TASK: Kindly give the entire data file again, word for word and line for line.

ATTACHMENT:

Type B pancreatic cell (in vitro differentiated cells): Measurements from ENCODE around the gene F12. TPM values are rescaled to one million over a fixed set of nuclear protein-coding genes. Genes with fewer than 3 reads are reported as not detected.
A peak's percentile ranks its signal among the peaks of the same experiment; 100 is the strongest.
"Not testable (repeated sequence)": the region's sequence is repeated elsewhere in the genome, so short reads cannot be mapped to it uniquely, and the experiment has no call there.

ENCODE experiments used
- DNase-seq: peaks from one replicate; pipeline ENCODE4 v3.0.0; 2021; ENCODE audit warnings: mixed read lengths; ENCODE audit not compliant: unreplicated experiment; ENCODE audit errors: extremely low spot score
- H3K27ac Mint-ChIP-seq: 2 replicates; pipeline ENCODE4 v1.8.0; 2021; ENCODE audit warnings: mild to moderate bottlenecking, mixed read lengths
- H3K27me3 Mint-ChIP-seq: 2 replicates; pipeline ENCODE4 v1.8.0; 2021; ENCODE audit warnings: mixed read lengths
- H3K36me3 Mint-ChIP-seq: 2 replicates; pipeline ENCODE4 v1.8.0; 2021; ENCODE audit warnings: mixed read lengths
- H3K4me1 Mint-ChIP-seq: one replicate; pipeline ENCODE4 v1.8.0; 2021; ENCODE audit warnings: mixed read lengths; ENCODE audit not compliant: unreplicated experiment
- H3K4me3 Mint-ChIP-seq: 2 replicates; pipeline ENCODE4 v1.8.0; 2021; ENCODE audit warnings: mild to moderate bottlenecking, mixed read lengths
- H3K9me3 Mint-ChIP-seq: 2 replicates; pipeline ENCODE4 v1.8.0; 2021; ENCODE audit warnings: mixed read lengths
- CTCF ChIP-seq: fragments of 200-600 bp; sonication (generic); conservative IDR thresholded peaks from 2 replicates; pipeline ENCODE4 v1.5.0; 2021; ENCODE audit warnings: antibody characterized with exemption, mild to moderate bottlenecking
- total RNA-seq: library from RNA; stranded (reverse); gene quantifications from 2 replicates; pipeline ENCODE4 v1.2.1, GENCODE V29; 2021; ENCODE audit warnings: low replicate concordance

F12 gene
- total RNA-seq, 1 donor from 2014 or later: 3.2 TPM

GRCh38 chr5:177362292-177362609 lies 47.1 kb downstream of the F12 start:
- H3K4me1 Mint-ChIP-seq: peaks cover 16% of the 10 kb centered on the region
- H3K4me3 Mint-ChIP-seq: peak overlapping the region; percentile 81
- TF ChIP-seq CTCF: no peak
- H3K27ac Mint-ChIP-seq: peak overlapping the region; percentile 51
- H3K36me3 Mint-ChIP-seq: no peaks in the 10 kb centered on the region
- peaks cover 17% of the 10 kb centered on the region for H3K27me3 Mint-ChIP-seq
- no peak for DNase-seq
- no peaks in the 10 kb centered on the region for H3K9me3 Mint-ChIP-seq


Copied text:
Type B pancreatic cell (in vitro differentiated cells): Measurements from ENCODE around the gene F12. TPM values are rescaled to one million over a fixed set of nuclear protein-coding genes. Genes with fewer than 3 reads are reported as not detected.
A peak's percentile ranks its signal among the peaks of the same experiment; 100 is the strongest.
"Not testable (repeated sequence)": the region's sequence is repeated elsewhere in the genome, so short reads cannot be mapped to it uniquely, and the experiment has no call there.

ENCODE experiments used
- DNase-seq: peaks from one replicate; pipeline ENCODE4 v3.0.0; 2021; ENCODE audit warnings: mixed read lengths; ENCODE audit not compliant: unreplicated experiment; ENCODE audit errors: extremely low spot score
- H3K27ac Mint-ChIP-seq: 2 replicates; pipeline ENCODE4 v1.8.0; 2021; ENCODE audit warnings: mild to moderate bottlenecking, mixed read lengths
- H3K27me3 Mint-ChIP-seq: 2 replicates; pipeline ENCODE4 v1.8.0; 2021; ENCODE audit warnings: mixed read lengths
- H3K36me3 Mint-ChIP-seq: 2 replicates; pipeline ENCODE4 v1.8.0; 2021; ENCODE audit warnings: mixed read lengths
- H3K4me1 Mint-ChIP-seq: one replicate; pipeline ENCODE4 v1.8.0; 2021; ENCODE audit warnings: mixed read lengths; ENCODE audit not compliant: unreplicated experiment
- H3K4me3 Mint-ChIP-seq: 2 replicates; pipeline ENCODE4 v1.8.0; 2021; ENCODE audit warnings: mild to moderate bottlenecking, mixed read lengths
- H3K9me3 Mint-ChIP-seq: 2 replicates; pipeline ENCODE4 v1.8.0; 2021; ENCODE audit warnings: mixed read lengths
- CTCF ChIP-seq: fragments of 200-600 bp; sonication (generic); conservative IDR thresholded peaks from 2 replicates; pipeline ENCODE4 v1.5.0; 2021; ENCODE audit warnings: antibody characterized with exemption, mild to moderate bottlenecking
- total RNA-seq: library from RNA; stranded (reverse); gene quantifications from 2 replicates; pipeline ENCODE4 v1.2.1, GENCODE V29; 2021; ENCODE audit warnings: low replicate concordance

F12 gene
- total RNA-seq, 1 donor from 2014 or later: 3.2 TPM

GRCh38 chr5:177362292-177362609 lies 47.1 kb downstream of the F12 start:
- H3K4me1 Mint-ChIP-seq: peaks cover 16% of the 10 kb centered on the region
- H3K4me3 Mint-ChIP-seq: peak overlapping the region; percentile 81
- TF ChIP-seq CTCF: no peak
- H3K27ac Mint-ChIP-seq: peak overlapping the region; percentile 51
- H3K36me3 Mint-ChIP-seq: no peaks in the 10 kb centered on the region
- peaks cover 17% of the 10 kb centered on the region for H3K27me3 Mint-ChIP-seq
- no peak for DNase-seq
- no peaks in the 10 kb centered on the region for H3K9me3 Mint-ChIP-seq